Monday, July 09, 2007

Is This Atrial Fibrillation Treatment Worth its Cost?

A New York Times article by Barnaby J. Feder talks about cost burden of a procedure (called ablation) used to treat atrial fibrillation. Atrial fibrillation is a heart condition characterized by irregular heart beat and increased risk of stroke for the people afflicted by it. This condition afflicts 2.2 million people in the US.
There are many otherwise healthy patients whose life is severely affected by atrial fibrillation. Many times, their atrial fibrillation does not respond to medicines. Potential cure from ablation procedure is a God-send to such patients.
This Times article investigates how this- increasingly frequently performed procedure- is further straining the limited health care resources. I think this question is being raised because of the following reasons:
- We know that atrial fibrillation is a recurrent disease regardless of what we do. The promise of a cure with ablation has not been delivered yet.
- The results of ablation have not been consistent. Some facilities have reported phenomenal results, but the results can vary to an uncomfortable extent between different facilities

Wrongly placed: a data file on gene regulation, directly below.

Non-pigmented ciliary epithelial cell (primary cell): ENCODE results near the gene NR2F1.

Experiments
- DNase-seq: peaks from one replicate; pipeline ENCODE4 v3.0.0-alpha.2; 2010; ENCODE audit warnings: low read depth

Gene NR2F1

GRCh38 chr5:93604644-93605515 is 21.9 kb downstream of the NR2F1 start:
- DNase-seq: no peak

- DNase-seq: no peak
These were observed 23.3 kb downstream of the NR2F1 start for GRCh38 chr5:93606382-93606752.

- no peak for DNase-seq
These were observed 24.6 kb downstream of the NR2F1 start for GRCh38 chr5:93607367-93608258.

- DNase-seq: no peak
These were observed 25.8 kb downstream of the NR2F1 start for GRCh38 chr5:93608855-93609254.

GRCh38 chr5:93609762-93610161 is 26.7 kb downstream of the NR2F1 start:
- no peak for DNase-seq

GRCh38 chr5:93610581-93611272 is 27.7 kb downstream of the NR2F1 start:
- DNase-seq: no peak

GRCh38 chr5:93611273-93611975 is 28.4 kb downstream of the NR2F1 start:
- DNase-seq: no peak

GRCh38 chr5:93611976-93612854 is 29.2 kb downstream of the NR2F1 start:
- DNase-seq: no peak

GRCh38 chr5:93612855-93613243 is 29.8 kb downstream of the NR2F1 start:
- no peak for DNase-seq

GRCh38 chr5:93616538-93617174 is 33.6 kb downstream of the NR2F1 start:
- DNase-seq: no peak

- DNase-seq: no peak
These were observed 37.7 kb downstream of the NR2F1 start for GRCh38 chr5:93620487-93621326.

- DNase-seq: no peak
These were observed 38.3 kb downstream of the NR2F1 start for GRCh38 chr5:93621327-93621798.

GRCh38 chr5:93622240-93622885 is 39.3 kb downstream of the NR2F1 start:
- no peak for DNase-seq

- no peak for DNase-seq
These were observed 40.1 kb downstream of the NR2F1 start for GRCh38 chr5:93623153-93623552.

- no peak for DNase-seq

- Many patients with atrial fibrillation tend to have many co-existent medical problems which may adversely affect survival regardless of presence of atrial fibrillation. The question in such cases is: should we try to- or can we- cure atrial fibrillation?
The real (although non-PC) question is: is this procedure being driven by monetary incentives? I think the reason that more of these procedures are being performed is that more than 1 in 150 people in the US have this problem. It is only likely to get worse as the population ages. As this (ablation) technology goes through its usual maturity period, the cost of procedure will inevitably come down. With time, this technique will also find its right place in the treatment of right kind of patients. The question – whether the cost of this procedure is worth it- is harder to answer. Before we get to that part of the discussion, we will have to start discussion on another non-PC topic- healthcare rationing. through action


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